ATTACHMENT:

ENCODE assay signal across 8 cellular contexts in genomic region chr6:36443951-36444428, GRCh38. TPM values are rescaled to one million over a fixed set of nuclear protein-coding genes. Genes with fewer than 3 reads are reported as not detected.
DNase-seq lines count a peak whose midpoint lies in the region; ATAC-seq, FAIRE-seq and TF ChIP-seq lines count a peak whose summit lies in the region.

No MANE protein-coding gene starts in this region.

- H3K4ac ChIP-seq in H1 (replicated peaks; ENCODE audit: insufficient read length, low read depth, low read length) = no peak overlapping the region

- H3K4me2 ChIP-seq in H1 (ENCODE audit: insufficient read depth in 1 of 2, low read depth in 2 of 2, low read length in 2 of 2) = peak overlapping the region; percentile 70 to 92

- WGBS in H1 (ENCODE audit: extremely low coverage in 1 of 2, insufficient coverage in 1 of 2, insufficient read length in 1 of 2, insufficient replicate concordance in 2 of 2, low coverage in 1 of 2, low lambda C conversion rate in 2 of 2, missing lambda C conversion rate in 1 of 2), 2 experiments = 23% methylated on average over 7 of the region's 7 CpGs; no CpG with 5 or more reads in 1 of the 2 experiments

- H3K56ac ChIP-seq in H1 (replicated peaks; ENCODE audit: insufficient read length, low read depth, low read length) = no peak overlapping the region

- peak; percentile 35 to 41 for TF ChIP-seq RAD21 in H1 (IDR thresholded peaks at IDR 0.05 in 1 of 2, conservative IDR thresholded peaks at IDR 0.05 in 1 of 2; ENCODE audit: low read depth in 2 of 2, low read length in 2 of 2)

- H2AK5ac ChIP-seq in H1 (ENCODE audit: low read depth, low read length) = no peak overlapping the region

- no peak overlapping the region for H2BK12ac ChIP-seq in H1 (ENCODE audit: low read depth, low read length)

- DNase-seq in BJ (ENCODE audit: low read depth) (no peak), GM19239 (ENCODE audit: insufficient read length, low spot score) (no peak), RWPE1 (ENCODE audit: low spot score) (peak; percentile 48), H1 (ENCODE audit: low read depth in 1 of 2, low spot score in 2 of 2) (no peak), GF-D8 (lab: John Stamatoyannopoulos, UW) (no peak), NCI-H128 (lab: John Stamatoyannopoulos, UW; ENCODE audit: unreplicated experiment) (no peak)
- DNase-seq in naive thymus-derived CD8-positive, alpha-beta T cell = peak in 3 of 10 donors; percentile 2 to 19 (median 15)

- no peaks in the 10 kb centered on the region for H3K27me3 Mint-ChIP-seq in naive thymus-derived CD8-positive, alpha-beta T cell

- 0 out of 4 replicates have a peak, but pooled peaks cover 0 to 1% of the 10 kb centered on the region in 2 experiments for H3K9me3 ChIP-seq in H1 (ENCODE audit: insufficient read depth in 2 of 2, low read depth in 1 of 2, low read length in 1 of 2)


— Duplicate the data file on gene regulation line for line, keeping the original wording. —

ENCODE assay signal across 8 cellular contexts in genomic region chr6:36443951-36444428, GRCh38. TPM values are rescaled to one million over a fixed set of nuclear protein-coding genes. Genes with fewer than 3 reads are reported as not detected.
DNase-seq lines count a peak whose midpoint lies in the region; ATAC-seq, FAIRE-seq and TF ChIP-seq lines count a peak whose summit lies in the region.

No MANE protein-coding gene starts in this region.

- H3K4ac ChIP-seq in H1 (replicated peaks; ENCODE audit: insufficient read length, low read depth, low read length) = no peak overlapping the region

- H3K4me2 ChIP-seq in H1 (ENCODE audit: insufficient read depth in 1 of 2, low read depth in 2 of 2, low read length in 2 of 2) = peak overlapping the region; percentile 70 to 92

- WGBS in H1 (ENCODE audit: extremely low coverage in 1 of 2, insufficient coverage in 1 of 2, insufficient read length in 1 of 2, insufficient replicate concordance in 2 of 2, low coverage in 1 of 2, low lambda C conversion rate in 2 of 2, missing lambda C conversion rate in 1 of 2), 2 experiments = 23% methylated on average over 7 of the region's 7 CpGs; no CpG with 5 or more reads in 1 of the 2 experiments

- H3K56ac ChIP-seq in H1 (replicated peaks; ENCODE audit: insufficient read length, low read depth, low read length) = no peak overlapping the region

- peak; percentile 35 to 41 for TF ChIP-seq RAD21 in H1 (IDR thresholded peaks at IDR 0.05 in 1 of 2, conservative IDR thresholded peaks at IDR 0.05 in 1 of 2; ENCODE audit: low read depth in 2 of 2, low read length in 2 of 2)

- H2AK5ac ChIP-seq in H1 (ENCODE audit: low read depth, low read length) = no peak overlapping the region

- no peak overlapping the region for H2BK12ac ChIP-seq in H1 (ENCODE audit: low read depth, low read length)

- DNase-seq in BJ (ENCODE audit: low read depth) (no peak), GM19239 (ENCODE audit: insufficient read length, low spot score) (no peak), RWPE1 (ENCODE audit: low spot score) (peak; percentile 48), H1 (ENCODE audit: low read depth in 1 of 2, low spot score in 2 of 2) (no peak), GF-D8 (lab: John Stamatoyannopoulos, UW) (no peak), NCI-H128 (lab: John Stamatoyannopoulos, UW; ENCODE audit: unreplicated experiment) (no peak)
- DNase-seq in naive thymus-derived CD8-positive, alpha-beta T cell = peak in 3 of 10 donors; percentile 2 to 19 (median 15)

- no peaks in the 10 kb centered on the region for H3K27me3 Mint-ChIP-seq in naive thymus-derived CD8-positive, alpha-beta T cell

- 0 out of 4 replicates have a peak, but pooled peaks cover 0 to 1% of the 10 kb centered on the region in 2 experiments for H3K9me3 ChIP-seq in H1 (ENCODE audit: insufficient read depth in 2 of 2, low read depth in 1 of 2, low read length in 1 of 2)